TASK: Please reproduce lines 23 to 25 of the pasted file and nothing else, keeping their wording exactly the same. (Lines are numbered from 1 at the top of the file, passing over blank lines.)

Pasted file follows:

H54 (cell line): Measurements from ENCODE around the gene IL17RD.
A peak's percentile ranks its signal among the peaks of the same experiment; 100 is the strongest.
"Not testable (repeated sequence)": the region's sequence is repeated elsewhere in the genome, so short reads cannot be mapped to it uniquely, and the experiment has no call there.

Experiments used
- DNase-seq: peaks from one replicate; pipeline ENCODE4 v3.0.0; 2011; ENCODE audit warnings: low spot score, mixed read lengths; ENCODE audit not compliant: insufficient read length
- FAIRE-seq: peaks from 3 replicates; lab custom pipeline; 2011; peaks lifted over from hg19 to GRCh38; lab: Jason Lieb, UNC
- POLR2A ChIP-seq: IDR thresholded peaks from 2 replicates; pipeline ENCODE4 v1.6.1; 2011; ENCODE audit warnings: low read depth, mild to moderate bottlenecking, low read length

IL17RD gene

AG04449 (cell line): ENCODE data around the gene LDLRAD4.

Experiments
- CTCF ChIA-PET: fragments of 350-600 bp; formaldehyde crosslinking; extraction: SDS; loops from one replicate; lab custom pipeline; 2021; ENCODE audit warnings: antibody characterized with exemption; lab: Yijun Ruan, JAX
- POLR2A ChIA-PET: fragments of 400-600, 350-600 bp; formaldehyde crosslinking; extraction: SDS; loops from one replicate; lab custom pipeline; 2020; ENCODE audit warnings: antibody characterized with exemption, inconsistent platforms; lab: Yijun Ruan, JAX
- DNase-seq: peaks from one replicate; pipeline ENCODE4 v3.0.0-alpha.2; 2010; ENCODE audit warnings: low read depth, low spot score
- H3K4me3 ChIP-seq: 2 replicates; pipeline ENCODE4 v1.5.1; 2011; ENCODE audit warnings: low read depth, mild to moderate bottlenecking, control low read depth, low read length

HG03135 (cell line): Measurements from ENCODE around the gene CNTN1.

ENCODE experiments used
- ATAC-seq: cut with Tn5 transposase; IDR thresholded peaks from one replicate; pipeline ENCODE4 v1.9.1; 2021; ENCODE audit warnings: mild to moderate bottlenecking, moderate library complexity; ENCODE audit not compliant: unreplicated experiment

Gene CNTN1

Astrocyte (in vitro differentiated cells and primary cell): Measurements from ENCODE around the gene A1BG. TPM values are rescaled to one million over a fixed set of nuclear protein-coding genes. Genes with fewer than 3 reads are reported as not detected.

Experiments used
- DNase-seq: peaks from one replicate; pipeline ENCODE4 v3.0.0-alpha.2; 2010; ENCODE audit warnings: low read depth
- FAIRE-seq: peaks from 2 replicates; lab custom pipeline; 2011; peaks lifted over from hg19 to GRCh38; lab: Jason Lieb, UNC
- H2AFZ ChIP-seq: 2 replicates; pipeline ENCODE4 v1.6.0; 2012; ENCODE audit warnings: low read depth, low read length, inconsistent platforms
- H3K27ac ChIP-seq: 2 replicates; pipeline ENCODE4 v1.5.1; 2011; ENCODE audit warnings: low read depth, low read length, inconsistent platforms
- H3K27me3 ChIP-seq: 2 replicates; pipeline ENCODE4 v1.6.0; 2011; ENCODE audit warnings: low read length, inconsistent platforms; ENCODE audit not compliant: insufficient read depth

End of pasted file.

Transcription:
- H2AFZ ChIP-seq: 2 replicates; pipeline ENCODE4 v1.6.0; 2012; ENCODE audit warnings: low read depth, low read length, inconsistent platforms
- H3K27ac ChIP-seq: 2 replicates; pipeline ENCODE4 v1.5.1; 2011; ENCODE audit warnings: low read depth, low read length, inconsistent platforms
- H3K27me3 ChIP-seq: 2 replicates; pipeline ENCODE4 v1.6.0; 2011; ENCODE audit warnings: low read length, inconsistent platforms; ENCODE audit not compliant: insufficient read depth